How Far Have You Traveled?
Reviewed by Bob Dixon-Kolar
Quaker healer and teacher John Calvi has published two books: The Dance Between Hope and Fear (2013) and How Far Have You Traveled? (2019). Both are compilations of writings drawn from his presentations and speeches at Quaker gatherings; from his articles for Friends Journal; and from his private journals, poems, and song lyrics. He credits his editor, Shelly Angel, for her indispensable role in selecting from among his many writings, sequencing them, and shaping the overall form of the books. In The Dance Between Hope and Fear, Calvi chronicles his work of more than 30 years helping people who suffer from physical and psychological trauma. He also gives insight and guidance to others who engage in what he terms “compassionate work.”
How Far Have You Traveled?—a wise, arresting book—addresses these matters, too, but focuses more on how dedicated people manage to keep up their loving service, year after year, without burning out. Calvi states in his introduction: “The core of this book is about goodness and knowing your goodness.” This realization “offers strength and balance for hard work, specifically the hard work of healing one’s self and others.”
The book’s title is taken from a 2003 talk Calvi gave at a Midwinter Gathering of Friends for Lesbian and Gay Concerns. He tells his audience that the question “How far have you traveled?” is a traditional Tibetan greeting. It invites people to share openly about what they have experienced on their journeys. One message of Calvi’s book is that retrospection upon one’s life journey is important. As Calvi says, “Seeking how things become is great work.” To look back honestly and without self-judgment upon the key events and people in our lives is to discern patterns. Making sense of these patterns can give direction to our personal and spiritual development—can aid in our becoming.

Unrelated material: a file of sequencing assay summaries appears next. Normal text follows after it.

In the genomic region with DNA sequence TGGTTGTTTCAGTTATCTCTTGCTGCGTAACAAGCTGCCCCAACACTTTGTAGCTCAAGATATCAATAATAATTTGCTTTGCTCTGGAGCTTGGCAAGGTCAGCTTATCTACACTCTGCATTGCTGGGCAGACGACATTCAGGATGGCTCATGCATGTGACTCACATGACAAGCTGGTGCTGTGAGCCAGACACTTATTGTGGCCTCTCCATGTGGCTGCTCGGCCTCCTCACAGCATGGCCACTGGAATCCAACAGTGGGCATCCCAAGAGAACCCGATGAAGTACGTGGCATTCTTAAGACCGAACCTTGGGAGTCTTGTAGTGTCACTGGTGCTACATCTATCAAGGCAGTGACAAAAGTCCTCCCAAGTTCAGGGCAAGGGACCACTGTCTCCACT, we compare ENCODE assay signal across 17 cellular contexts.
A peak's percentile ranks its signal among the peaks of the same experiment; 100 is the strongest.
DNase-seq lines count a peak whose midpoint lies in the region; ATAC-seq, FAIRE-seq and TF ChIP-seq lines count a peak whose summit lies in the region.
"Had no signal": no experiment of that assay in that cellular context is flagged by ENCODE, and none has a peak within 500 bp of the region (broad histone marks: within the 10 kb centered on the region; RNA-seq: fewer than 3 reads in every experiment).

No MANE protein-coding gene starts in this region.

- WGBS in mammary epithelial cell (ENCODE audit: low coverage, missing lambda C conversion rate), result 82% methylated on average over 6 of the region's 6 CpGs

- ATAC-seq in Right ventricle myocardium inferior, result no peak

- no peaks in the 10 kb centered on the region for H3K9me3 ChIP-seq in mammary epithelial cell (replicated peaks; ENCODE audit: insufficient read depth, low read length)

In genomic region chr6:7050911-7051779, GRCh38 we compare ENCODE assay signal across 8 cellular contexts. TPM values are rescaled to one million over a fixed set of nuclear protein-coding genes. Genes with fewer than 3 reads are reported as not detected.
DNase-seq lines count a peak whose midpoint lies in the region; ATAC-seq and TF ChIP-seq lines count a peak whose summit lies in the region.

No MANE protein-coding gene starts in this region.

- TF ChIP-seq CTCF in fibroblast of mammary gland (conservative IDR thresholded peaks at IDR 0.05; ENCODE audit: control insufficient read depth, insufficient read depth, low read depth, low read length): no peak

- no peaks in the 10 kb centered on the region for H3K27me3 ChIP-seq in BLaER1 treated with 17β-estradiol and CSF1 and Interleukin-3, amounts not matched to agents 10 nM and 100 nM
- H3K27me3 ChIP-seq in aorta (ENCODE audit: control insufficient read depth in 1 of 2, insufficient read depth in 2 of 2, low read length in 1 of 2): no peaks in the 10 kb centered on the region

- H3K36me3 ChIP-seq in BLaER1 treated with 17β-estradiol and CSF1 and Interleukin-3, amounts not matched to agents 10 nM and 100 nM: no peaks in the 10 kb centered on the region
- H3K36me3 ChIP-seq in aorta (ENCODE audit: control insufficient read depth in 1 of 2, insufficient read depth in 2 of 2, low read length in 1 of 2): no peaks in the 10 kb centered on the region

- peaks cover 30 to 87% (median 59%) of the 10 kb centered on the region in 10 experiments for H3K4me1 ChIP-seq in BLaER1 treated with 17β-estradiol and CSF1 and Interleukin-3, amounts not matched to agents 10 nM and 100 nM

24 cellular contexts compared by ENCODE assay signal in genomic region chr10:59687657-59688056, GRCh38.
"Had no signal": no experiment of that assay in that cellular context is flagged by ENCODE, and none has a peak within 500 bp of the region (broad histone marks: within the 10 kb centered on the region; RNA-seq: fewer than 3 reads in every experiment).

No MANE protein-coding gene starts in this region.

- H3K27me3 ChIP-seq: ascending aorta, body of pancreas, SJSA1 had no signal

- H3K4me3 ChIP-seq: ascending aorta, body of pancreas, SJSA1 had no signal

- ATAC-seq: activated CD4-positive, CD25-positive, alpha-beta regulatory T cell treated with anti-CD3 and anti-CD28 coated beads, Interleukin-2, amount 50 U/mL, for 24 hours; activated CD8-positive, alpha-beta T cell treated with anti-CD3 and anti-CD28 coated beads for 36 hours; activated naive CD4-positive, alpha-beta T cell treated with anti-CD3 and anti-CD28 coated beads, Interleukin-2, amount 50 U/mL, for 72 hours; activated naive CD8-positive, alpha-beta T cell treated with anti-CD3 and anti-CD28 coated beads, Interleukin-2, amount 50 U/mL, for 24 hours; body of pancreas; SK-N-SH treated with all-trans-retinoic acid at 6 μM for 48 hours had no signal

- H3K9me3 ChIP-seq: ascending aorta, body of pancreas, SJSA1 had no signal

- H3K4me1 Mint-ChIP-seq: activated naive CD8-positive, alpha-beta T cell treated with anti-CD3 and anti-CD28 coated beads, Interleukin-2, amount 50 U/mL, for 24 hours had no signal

Over the course of his divine ministry, Calvi, a certified massage therapist, has surrendered to and channeled his healing energy to hundreds of suffering people, including women who have been sexually abused, survivors of torture, and people living with AIDS. Under the care of his hands, many have experienced the liberating release of their pain. Calvi writes that as a youth, he too had been hurt deeply and that his own healing has been slow and difficult. He points out that even for the people he helps—however dramatic their deliverance—full healing is often a long-term process, not a one-time event.
Calvi is an engaging storyteller; frequently eloquent; and often quite funny, even when discussing difficult and weighty matters. But I value him most for his wisdom, grounded in long experience and sensitive reflection. Consider this one insight among the many in his book: “Quakerism is essentially a somatic religion. Messages come through the body, and we vibrate within our bodies, and use the Light and use our bodies in the work.”
His book is full of examples of intimate human-to-human contact. He tells of an old Quaker woman who saw a young man, a prison inmate serving a long sentence for murder, weeping in remorse and despair. She “just scooped him up and held him and rocked him until he was finished weeping.” Calvi tells of being at an event where he overheard a woman talking with a friend about a bad pain in her back. His hands, he says, “began to heat up,” and an inward message told him of the exact location of her pain. He knew that if he were “permitted to touch her, [he] could release that pain.” An opportunity came for him to offer his help, and she received his healing touch in trust and gratitude.
Calvi, in his dance between hope and fear, goes directly to the point of need. In the early days of the AIDS crisis, when there was much panic and little understanding of the nature of HIV and its transmission, Calvi set his hands to work, when few other massage therapists were willing to do so. Of his encounter with one very ill person, he writes, “I was trying to be graceful, but was afraid that I was going to get sick too. I was afraid that this fellow was going to die before we could reach a moment of beautiful compassion.”
This poignant statement reminds me of lines from a poem by Thom Gunn. The speaker in the poem addresses a man whose friend, stricken with AIDS, lies in a hospital bed, coughing, shivering, frightened:
And you perceived that he
Had to be comforted,
You climbed in there beside him
And hugged him plain in view,
Though you were sick enough,
And had your own fears too.
Whatever our spiritual gifts may be, let us cultivate them and take them to the places where they are needed. In my favorite of his published talks, titled “Schlepping the Light,” Calvi sums up a lesson he learned from a Friend: “Don’t just say you’re going to do your spiritual life, show up and do it.”